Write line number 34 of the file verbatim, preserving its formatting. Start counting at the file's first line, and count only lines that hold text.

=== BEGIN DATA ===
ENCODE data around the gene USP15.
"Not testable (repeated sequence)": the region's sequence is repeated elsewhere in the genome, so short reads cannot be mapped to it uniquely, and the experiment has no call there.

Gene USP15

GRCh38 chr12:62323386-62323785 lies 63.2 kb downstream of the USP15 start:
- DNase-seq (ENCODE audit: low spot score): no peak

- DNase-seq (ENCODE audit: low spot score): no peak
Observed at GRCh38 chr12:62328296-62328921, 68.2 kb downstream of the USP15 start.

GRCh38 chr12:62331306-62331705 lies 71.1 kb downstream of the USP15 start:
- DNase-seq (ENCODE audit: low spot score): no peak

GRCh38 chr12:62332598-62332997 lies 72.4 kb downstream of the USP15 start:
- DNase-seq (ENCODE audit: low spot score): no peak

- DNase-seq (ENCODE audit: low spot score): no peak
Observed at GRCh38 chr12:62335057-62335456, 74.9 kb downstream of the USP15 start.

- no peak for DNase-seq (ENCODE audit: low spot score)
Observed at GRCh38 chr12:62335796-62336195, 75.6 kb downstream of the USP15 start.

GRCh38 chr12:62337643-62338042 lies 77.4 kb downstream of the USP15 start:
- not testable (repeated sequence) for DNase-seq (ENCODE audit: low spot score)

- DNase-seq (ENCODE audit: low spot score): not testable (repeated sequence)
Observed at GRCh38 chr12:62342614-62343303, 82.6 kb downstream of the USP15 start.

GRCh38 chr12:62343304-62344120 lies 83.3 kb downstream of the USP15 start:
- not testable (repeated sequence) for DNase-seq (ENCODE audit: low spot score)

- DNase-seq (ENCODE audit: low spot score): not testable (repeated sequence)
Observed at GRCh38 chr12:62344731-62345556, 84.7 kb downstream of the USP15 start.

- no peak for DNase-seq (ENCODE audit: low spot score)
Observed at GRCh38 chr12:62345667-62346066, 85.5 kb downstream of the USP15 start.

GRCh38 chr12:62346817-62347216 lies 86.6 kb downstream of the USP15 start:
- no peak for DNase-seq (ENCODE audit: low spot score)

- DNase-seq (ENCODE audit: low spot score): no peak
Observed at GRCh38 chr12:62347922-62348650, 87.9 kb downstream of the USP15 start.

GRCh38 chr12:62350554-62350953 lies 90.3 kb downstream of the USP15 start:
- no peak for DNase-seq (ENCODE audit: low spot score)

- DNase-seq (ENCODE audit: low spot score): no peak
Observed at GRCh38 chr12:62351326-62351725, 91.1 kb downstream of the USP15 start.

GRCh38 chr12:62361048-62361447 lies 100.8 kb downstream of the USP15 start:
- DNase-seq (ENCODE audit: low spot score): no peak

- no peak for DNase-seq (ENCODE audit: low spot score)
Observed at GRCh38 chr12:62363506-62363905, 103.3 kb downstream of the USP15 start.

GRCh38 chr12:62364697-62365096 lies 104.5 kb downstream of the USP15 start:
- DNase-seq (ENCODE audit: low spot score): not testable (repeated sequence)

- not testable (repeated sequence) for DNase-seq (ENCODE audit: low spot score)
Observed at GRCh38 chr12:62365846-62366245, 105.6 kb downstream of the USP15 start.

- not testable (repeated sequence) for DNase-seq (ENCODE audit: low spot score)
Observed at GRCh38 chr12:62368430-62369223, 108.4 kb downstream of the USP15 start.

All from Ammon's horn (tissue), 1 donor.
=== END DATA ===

GRCh38 chr12:62361048-62361447 lies 100.8 kb downstream of the USP15 start: